World's first photonic quantum computer is now publicly available on the cloud

Xanadu Quantum Computer
(Image credit: Xanadu)

As quantum computing will allow industries to tackle problems they never would have attempted to solve before, it's clear why demand for access to quantum computers is growing among businesses.

To help organizations leverage the power of quantum computing, Xanadu has announced the release of the world's first publicly available photonic quantum cloud platform which will allow developers to access its gate-based photonic quantum processors in 8, 12 and soon 24 qubit machines.

Photonics based quantum computers offer many advantages over older platforms and the Canadian quantum technology company's quantum processors operate at room temperature and can be easily integrated into existing fiber optic-based telecommunication infrastructure. Xanadu's unique type of qubit is based on squeezed states which are a special type of light generated by its chip-integrated silicon photonic devices.

Founder and CEO of Xanadu Christian Weedbrook provided explained why its quantum computers use photonics in a press release, saying:

"We believe that photonics offers the most viable approach towards universal fault-tolerant quantum computing with Xanadu's ability to network a large number of quantum processors together. We are excited to provide this ecosystem, a world-first for both quantum and classical photonics. Our architecture is new, designed to scale-up like the Internet versus traditional mainframe-like approaches to quantum computing."

Xanadu Quantum Cloud

Academic institutions, quantum startups and major national laboratories including Creative Destruction Labs, Scotia Bank, BMO and the Oak Ridge National Laboratory along with Xanadu's partners and customers are currently testings solutions on the pre-release Xanadu Quantum Cloud. However, the company plans to begin extending access to a number of new enterprise clients who plan to leverage quantum computing to solve their most complex problems.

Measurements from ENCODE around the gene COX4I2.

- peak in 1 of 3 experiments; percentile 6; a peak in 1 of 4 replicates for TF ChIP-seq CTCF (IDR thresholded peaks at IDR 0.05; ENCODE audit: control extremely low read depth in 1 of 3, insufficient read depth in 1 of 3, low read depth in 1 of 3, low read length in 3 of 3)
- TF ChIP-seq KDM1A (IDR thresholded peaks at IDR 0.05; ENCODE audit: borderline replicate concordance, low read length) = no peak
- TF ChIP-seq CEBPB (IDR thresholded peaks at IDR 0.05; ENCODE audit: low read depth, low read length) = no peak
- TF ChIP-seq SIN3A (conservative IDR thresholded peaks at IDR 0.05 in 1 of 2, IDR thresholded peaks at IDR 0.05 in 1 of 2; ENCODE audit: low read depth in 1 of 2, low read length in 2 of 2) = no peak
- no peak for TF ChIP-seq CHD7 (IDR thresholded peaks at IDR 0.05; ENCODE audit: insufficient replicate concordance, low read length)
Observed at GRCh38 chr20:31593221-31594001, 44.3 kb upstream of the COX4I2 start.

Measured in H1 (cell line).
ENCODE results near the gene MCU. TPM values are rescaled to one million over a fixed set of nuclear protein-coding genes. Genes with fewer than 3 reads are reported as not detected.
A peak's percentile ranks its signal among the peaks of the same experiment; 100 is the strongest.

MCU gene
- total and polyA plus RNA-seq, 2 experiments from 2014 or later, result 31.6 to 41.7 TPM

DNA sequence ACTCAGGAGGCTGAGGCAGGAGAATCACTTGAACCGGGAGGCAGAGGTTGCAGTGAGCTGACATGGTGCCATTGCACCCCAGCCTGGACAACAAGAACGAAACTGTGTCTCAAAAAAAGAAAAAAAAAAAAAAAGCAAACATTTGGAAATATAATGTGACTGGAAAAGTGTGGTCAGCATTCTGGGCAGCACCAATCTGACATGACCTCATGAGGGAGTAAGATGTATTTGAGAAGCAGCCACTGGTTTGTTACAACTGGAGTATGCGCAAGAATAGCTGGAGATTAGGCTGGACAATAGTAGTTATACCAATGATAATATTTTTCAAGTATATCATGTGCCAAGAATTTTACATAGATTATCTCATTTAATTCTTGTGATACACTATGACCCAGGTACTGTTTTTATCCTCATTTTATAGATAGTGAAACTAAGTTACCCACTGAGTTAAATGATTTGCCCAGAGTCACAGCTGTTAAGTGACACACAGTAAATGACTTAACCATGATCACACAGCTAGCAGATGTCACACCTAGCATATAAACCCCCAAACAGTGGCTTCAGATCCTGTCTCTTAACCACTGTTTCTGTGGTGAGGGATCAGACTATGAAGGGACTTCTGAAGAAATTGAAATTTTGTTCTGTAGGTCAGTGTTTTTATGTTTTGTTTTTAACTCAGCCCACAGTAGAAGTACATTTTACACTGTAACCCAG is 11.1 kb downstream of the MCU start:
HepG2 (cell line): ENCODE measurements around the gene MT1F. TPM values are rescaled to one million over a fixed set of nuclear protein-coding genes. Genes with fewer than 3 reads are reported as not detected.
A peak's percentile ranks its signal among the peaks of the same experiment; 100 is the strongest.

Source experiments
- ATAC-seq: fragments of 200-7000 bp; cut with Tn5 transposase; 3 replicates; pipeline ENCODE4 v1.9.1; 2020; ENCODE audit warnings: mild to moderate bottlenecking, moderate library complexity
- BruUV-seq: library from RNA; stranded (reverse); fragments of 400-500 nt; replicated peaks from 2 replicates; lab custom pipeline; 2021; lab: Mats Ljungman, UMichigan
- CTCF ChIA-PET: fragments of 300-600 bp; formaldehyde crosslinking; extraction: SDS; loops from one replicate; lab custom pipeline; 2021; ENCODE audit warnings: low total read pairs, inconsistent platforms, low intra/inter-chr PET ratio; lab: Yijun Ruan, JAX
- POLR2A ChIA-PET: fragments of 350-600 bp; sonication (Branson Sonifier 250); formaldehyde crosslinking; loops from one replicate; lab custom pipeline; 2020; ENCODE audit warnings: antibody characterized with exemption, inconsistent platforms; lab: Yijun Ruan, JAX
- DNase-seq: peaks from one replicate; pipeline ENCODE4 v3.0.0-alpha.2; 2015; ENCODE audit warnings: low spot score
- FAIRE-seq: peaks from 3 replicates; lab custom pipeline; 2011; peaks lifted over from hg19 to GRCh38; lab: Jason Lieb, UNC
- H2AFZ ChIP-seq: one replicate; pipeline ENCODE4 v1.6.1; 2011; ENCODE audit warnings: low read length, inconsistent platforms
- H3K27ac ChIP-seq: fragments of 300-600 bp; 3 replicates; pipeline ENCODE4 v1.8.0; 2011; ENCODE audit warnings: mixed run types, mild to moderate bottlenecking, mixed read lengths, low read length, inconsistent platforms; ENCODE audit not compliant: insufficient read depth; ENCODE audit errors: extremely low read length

At the same time though, developers can use Xanadu's open source tools which are available on GitHub including its cross-platform Python library for simulating and executing programs on quantum photonic hardware Strawberry Fields and its software library for quantum machine learning, quantum computing and quantum chemistry PennyLane.

Xanadu's team is hard at work developing the next generation of photonic quantum computers and Weedbrook believes the company will be able to “roughly double the number of qubits” in its cloud systems every six months. The company is also working on secure communication and quantum networking, which it believes photonics will dominate.

While enterprise adoption of quantum computing is still in the early stages of development, by giving access to photonic quantum computing over the cloud for the first time, Xanadu will provide developers with a chance to explore potential business applications for this emerging technology.

Anthony Spadafora

After working with the TechRadar Pro team for the last several years, Anthony is now the security and networking editor at Tom’s Guide where he covers everything from data breaches and ransomware gangs to the best way to cover your whole home or business with Wi-Fi. When not writing, you can find him tinkering with PCs and game consoles, managing cables and upgrading his smart home.